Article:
Credit card reward spending is on the upswing, and in a sustainable, long-term way.

According to data from a 2017 study from Magnify Money, from 2009 (the year the U.S. economy began recovering from the Great Recession) through 2016, card-company spending on rewards programs doubled, reaching $22.6 billion.

"It's a really good time to be a credit card customer," says Jim Miller, senior director of the banking practice at J.D. Power.

"Overall card satisfaction is up across the board, and growing numbers of credit card companies and regional banks are coming to the market with new products that offer rich sign-up bonuses, increased cash-back rewards and new benefits."

With the odds, for once, stacked in a credit card consumer's favor, how can one best maximize the credit card experience? Credit card experts are weighing in with a few good ideas:

1. Diversify your rewards opportunities -- One strategy that any credit card guru will stress is the importance of diversifying your rewards portfolio, says Thomas Donaldson, senior credit specialist at CompareCards. "If you only have one rewards credit card and it's tied to a specific airline or hotel, you may be pigeon-holed to using only that one brand when you want to redeem," he states. "By building up points and miles on multiple credit cards that offer transferable rewards, you get a wide array of options to ensure you're able to get a rewards redemption that's best for you."

2. Partner up -- Many credit card rewards programs offer a number of different ways to redeem your points, and those options are worth a look.

"While many consumers take the 'cash' redemption by redeeming points for a statement credit, gift cards, or online purchases, you can get a much bigger bang for your buck by transferring your points to one of the associated travel partners," says Donaldson.

Rewards programs like Chase Ultimate Rewards, American Express Membership Rewards, and Citi ThankYou Points each have a list of frequent flyer programs and hotel loyalty programs that allow you to transfer your credit card point straight into your loyalty accounts, he notes. Doing so could double your card rewards, in many cases, Donaldson states.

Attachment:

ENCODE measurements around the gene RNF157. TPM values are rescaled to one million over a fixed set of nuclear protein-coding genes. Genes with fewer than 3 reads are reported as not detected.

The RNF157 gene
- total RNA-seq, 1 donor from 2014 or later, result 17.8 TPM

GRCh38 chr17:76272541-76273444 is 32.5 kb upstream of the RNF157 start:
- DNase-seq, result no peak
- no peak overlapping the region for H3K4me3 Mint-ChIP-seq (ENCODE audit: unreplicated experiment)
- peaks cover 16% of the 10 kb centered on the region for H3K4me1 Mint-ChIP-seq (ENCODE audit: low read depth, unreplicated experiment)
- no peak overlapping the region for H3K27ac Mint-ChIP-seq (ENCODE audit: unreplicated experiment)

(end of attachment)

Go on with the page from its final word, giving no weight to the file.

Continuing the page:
3. Save more by shopping? -- Double your rewards with cash back shopping, says Andrea Woroch, a consumer money and savings expert. "Using your reward credit card along with a cash back shopping site like Swagbacks is a great way to double your rewards," she says.

4. Pay for others and pocket the rewards -- Whether you're planning a dinner out with friends, going to a concert or taking a group trip, offer to pay for as much as possible and request cash from friends and family, Woroch advises.

"From shared car rentals and hotel or home rentals to event tickets and restaurant bills, paying on your card for a big group is a great way to maximize rewards," she says. "You can request cash on the spot or ask for everyone to pay through a service like PayPal or Venmo." Just be disciplined about getting payment up front, she adds.

5. Be choosy with your card -- When shopping for a rewards credit card, select a card
with a flexible miles program so you can redeem with the largest variety of brands, says Natasha Rachel Smith, credit card expert at TopCashback.com.

"Keep an eye out for reward programs with no limits on point accumulation, extended expiration on rewards or an easy transfer process to travel partners," Smith advises. "Reward programs are a great added bonus, so take advantage of them by ensuring the rewards are easily earned and redeemed."

A word of caution, though. To make the most of card rewards, be disciplined.

"Only purchase what you can afford and pay off in full each month," says Woroch. "Often times, consumers become heavy-handed with their credit card when they know they are earning extra rewards, cash back or miles and this puts the person in a sticky financial situation," she says.

"Carrying a revolving balance on any credit card will result in interest fees and that's money wasted. This basically negates rewards, so be mindful when swiping."

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